Emily Hooper & Ryan Huttick, Contributing Writers
On Tuesday, November 8, the Goodrich Theater became entranced with the music of North India. Sitarist Roop Verma along with Naren Budhakar (tablas) and Tracy Verma (tamboura), distinctly portrayed their abilities with their respective instruments. In the program, a brief history on the importance of the music was introduced to guide the audience in their listening experience. However, as the music began, it became apparent that this was not merely a listening experience but also an experience that became emotional, spiritual and physical.
The trio, positioned in the center of the stage, instantly displayed their unity and understanding of the Raga. The Raga, as explained in the program, literally means melody. Its true nature is far more complex and was referred to in the program as the heart of Indian classical music. While the Raga is not fully understood without proper teaching, the feeling in the crowd during the second set was serene. Before the second set, Mr. Verma illustrated that the audience should not attempt to understand what was to be played, but instead the performance should be felt. As Roop Verma began the second set, one could see a sense of tranquility throughout the audience. The Goodrich Theater went into an entire state of meditation. Some individuals had their eyes closed while others watched attentively. The smooth nature of the music allowed for a liberation of feeling and soul.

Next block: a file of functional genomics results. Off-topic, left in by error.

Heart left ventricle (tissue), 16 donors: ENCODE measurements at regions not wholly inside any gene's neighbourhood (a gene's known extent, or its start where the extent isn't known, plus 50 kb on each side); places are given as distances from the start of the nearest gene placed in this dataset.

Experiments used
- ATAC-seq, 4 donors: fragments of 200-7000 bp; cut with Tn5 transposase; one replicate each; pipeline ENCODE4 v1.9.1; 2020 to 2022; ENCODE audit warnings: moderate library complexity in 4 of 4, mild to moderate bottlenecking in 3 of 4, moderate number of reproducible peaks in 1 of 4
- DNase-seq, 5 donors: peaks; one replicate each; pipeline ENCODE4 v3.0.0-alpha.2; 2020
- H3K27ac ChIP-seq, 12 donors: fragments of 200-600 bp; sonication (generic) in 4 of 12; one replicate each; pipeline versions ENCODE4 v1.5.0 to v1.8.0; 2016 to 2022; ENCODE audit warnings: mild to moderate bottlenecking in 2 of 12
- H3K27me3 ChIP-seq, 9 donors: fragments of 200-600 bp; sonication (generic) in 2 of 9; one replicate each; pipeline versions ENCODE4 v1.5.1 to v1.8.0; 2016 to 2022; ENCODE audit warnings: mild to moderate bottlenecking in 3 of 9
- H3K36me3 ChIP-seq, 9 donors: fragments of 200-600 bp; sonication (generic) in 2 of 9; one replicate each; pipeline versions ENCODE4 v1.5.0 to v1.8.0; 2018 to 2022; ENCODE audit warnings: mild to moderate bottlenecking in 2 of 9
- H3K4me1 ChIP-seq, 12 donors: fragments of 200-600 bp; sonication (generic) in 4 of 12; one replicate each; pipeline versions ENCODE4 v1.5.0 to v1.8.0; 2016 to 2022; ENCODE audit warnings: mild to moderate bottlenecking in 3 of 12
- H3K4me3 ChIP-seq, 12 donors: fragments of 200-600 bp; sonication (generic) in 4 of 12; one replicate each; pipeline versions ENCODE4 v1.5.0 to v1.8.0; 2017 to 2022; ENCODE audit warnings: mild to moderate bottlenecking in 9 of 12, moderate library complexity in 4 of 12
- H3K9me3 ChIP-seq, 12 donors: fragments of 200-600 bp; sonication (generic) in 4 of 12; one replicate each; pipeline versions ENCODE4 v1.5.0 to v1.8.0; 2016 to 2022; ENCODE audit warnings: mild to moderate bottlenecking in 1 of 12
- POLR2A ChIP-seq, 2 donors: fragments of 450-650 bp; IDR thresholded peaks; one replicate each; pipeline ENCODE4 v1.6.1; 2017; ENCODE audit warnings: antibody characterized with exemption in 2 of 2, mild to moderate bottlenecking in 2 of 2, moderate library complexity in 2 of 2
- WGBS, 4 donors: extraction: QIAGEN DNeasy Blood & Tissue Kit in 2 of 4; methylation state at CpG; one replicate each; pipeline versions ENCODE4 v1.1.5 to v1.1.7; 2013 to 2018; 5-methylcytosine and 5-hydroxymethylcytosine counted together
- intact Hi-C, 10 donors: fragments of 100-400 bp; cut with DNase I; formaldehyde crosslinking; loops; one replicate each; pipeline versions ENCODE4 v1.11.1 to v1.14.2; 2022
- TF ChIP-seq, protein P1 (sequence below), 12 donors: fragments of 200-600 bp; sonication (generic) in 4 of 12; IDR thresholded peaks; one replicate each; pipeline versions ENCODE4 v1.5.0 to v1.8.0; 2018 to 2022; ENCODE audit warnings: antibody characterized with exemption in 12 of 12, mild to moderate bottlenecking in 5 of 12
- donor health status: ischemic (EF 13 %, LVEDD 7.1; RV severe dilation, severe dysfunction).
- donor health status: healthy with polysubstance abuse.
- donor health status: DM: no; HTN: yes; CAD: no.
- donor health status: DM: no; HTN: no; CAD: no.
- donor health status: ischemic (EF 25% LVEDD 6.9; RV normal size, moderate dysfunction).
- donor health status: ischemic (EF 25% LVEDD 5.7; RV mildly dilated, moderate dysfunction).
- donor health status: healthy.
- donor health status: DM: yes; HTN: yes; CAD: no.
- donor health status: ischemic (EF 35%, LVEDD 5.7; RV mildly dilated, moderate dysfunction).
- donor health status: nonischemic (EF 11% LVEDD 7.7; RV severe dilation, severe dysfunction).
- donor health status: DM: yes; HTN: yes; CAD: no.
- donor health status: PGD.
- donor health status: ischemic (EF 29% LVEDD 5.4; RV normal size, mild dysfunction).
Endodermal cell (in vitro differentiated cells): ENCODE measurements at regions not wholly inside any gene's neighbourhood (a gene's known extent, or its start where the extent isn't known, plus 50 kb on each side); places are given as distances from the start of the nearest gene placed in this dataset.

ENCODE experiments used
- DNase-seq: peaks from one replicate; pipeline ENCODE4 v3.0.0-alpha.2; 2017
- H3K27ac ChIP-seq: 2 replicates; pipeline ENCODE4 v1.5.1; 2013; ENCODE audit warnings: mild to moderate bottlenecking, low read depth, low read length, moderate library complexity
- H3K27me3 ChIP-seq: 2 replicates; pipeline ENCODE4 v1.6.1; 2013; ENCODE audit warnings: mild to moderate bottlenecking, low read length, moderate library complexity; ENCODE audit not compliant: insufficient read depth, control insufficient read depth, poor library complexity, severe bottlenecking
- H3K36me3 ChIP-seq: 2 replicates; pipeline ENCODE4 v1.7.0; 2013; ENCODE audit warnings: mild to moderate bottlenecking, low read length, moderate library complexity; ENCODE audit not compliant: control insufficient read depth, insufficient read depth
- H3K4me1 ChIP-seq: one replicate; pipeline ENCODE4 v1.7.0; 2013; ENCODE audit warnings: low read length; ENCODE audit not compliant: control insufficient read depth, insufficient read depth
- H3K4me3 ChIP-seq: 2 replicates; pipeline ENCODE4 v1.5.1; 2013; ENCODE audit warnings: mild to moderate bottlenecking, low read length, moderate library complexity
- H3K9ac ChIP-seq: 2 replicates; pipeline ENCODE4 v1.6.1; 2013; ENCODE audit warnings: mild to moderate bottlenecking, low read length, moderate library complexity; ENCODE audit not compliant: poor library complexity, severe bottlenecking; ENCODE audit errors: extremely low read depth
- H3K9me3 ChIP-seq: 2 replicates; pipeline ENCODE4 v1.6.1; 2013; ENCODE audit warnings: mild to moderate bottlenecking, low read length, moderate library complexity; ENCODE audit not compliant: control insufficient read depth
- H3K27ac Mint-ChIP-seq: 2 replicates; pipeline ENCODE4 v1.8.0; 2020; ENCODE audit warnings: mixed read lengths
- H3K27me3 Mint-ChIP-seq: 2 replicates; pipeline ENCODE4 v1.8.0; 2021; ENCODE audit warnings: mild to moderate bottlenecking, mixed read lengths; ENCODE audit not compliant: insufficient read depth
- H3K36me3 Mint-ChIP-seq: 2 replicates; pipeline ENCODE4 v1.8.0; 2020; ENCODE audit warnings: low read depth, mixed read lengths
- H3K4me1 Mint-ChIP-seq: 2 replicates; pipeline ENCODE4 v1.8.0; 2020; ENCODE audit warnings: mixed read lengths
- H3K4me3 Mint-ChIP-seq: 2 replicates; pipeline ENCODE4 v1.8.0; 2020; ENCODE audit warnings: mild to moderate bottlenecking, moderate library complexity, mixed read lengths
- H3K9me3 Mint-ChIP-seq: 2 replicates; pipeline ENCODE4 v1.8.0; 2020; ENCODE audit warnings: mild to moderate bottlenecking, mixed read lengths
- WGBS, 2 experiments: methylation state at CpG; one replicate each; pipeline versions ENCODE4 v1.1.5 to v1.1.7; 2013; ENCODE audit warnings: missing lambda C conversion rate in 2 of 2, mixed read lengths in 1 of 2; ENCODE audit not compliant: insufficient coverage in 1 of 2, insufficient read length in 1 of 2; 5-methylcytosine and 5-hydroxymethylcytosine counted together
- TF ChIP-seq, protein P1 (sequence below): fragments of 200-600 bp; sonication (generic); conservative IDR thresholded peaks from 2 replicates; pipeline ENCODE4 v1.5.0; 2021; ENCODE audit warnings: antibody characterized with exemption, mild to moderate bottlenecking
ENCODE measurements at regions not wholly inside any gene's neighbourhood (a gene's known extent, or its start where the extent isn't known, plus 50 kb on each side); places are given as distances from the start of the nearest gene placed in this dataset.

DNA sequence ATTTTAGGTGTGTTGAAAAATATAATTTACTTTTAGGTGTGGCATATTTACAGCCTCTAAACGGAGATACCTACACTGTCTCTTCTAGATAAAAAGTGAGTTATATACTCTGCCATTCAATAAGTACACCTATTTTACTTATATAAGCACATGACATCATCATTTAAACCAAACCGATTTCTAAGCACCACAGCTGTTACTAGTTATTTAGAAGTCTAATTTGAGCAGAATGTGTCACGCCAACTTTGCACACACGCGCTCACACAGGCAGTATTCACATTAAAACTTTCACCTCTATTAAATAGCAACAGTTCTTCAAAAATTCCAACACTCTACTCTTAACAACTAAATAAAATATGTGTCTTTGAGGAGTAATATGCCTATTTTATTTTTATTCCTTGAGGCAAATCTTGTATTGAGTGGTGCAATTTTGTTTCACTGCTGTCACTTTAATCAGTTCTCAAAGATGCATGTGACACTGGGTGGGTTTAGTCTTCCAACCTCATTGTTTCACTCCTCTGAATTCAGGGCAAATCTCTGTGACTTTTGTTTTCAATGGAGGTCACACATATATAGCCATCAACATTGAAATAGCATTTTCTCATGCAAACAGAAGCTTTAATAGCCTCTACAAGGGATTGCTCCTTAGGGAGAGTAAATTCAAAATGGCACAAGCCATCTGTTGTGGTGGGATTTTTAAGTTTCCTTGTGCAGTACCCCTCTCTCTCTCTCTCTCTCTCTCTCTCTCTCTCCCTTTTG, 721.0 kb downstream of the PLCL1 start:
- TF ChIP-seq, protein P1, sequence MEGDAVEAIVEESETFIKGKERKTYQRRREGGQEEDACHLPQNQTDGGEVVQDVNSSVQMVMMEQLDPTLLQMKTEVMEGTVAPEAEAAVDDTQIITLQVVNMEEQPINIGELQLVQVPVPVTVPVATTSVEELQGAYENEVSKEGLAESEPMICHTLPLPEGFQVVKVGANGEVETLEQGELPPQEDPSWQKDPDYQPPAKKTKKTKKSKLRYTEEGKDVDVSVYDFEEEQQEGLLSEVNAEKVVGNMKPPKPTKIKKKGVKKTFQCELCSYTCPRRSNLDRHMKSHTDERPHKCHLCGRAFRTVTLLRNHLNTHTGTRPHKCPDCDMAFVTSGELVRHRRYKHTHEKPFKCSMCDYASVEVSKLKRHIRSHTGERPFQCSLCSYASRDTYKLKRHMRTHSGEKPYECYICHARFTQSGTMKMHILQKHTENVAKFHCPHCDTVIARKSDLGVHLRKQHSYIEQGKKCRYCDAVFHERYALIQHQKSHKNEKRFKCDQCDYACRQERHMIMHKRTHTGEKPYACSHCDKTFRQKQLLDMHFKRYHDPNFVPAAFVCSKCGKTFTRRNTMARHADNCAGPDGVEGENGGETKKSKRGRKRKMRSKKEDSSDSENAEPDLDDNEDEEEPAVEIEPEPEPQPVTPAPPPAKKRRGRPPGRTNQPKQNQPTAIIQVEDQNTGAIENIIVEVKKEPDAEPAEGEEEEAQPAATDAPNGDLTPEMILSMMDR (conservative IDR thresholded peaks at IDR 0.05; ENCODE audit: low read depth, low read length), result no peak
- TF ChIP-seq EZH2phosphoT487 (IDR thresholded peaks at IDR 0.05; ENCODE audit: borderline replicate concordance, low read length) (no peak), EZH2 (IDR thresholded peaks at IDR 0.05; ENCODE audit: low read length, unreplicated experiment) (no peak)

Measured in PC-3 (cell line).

The importance of Roop Verma’s performance to the Oneonta community was exhibited through the large number of non-students. The sounds of North India were welcomed and appreciated, as the audience was able to get a taste of something they had been yearning for. To both the Oneonta campus and community, Roop Verma’s performance was a break from the chaos of everyday life. It is hoped that the value of Roop Verma’s music and message of unity will not only appreciated but practiced and continued throughout the Oneonta community.